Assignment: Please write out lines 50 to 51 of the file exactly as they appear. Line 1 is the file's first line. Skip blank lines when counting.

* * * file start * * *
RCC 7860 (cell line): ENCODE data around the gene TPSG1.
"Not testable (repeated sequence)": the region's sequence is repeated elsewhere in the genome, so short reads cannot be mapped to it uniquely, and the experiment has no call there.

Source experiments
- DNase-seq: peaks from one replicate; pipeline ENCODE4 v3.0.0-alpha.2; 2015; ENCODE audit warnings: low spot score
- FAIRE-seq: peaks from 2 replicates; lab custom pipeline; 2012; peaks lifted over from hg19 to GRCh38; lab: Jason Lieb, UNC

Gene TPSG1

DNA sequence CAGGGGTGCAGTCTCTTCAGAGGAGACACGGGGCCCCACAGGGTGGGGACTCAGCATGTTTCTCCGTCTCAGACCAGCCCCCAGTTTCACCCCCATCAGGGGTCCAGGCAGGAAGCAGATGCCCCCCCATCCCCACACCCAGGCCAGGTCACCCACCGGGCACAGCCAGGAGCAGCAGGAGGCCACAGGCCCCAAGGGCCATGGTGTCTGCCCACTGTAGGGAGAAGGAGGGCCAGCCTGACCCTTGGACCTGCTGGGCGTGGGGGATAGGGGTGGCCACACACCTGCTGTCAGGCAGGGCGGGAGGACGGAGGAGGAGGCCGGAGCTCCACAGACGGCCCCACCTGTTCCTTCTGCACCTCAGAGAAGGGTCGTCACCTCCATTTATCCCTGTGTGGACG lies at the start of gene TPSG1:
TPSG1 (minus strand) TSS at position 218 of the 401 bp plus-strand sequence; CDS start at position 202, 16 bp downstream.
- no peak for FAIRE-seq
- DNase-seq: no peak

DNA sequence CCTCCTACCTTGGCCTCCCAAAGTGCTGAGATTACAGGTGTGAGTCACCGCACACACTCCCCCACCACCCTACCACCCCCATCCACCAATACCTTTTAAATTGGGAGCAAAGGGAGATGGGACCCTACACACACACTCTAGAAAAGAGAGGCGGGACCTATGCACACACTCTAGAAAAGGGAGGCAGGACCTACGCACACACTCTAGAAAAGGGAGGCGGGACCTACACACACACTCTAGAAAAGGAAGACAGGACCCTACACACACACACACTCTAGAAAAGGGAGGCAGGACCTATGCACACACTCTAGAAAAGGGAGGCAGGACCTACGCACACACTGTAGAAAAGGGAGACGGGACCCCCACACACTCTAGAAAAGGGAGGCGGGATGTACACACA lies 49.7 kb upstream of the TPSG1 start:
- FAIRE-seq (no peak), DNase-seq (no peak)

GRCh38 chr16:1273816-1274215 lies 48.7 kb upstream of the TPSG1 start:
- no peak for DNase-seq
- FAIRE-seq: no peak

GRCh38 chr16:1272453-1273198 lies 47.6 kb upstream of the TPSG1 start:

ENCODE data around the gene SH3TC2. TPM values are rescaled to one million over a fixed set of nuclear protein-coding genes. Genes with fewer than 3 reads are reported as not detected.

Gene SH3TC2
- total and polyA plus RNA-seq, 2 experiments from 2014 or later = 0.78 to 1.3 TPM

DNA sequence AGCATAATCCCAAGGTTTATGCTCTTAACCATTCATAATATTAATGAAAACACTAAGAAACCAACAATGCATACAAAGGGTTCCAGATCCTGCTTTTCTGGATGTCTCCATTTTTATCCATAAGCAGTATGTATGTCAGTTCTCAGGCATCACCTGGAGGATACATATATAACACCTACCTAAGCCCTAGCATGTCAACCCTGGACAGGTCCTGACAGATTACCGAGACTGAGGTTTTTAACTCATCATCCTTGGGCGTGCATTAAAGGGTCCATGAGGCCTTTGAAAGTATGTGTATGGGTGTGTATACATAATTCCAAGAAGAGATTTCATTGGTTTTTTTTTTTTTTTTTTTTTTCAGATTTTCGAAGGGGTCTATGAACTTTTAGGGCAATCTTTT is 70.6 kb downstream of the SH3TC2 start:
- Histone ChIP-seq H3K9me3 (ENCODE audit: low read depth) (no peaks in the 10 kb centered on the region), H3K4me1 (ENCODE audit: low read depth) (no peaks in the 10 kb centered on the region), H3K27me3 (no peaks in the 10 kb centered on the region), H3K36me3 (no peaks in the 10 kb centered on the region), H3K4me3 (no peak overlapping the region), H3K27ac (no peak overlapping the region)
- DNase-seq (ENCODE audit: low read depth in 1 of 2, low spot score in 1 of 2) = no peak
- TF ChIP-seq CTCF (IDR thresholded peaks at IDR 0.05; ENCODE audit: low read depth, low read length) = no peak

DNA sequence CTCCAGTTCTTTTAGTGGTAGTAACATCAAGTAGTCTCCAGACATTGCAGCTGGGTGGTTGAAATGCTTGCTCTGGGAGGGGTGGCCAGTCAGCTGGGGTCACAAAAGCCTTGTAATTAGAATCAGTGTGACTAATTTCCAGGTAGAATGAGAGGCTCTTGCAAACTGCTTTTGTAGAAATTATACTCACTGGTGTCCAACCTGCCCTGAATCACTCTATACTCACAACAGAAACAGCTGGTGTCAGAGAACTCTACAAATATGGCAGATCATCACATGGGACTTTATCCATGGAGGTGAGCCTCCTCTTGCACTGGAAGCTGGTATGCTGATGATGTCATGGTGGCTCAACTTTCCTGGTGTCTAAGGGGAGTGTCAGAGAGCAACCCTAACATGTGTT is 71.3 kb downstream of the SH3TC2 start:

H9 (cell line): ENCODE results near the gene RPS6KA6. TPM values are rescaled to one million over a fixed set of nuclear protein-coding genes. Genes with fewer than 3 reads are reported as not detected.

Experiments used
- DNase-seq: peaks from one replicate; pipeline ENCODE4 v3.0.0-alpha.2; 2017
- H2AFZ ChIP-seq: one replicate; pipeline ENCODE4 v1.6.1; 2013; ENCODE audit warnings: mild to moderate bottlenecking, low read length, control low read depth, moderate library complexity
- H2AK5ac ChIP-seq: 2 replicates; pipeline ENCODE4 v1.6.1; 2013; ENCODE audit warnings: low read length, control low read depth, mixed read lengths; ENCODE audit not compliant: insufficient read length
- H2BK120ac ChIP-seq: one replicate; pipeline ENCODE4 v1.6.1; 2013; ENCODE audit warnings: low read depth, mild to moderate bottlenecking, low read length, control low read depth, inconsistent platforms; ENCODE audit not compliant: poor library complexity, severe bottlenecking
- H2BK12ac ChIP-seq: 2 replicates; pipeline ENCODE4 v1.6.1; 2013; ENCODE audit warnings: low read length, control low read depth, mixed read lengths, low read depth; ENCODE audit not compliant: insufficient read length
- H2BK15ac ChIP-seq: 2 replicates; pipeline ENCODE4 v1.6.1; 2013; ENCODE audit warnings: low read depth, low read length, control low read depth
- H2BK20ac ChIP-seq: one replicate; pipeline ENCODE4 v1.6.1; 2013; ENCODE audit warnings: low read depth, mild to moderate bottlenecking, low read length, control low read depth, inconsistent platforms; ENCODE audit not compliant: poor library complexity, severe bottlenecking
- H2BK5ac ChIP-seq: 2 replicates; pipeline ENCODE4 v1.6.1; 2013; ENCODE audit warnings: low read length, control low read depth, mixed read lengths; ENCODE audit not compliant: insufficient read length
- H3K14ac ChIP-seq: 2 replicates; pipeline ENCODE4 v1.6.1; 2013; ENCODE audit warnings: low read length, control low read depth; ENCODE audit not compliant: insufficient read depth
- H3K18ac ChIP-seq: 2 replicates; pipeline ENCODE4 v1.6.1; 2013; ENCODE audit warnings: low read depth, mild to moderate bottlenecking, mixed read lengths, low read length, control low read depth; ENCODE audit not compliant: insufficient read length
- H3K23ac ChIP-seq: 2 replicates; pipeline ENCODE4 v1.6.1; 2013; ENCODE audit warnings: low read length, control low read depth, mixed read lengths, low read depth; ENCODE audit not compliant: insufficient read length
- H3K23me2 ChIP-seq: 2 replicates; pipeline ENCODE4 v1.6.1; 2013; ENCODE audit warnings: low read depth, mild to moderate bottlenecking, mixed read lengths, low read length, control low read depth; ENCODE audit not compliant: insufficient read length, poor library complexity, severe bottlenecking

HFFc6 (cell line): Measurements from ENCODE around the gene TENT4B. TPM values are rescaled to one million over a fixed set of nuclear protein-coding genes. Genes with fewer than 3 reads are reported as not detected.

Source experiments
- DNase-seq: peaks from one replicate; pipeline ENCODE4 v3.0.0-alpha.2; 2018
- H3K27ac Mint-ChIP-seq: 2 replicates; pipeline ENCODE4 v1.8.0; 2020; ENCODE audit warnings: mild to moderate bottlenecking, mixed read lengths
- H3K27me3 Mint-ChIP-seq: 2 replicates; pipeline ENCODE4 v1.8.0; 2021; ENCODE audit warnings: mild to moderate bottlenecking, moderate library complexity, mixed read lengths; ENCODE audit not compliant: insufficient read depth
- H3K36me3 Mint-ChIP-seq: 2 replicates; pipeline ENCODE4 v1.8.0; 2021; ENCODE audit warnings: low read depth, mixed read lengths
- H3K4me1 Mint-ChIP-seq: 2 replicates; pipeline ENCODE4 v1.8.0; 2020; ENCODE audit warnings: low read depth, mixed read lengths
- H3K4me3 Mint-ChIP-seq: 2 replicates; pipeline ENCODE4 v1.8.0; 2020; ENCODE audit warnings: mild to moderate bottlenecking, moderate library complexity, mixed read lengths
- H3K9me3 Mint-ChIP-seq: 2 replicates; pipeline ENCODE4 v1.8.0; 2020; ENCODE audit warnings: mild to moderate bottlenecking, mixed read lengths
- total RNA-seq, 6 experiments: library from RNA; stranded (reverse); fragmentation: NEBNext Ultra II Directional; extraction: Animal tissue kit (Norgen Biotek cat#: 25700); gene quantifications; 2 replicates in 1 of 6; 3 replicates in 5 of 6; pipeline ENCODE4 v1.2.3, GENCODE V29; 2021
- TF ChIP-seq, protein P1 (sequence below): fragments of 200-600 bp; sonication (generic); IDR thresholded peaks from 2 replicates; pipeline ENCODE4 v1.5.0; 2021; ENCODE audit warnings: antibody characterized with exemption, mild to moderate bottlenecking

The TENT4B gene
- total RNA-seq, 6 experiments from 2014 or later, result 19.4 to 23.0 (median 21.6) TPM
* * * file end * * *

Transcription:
The TENT4B gene
- total RNA-seq, 6 experiments from 2014 or later, result 19.4 to 23.0 (median 21.6) TPM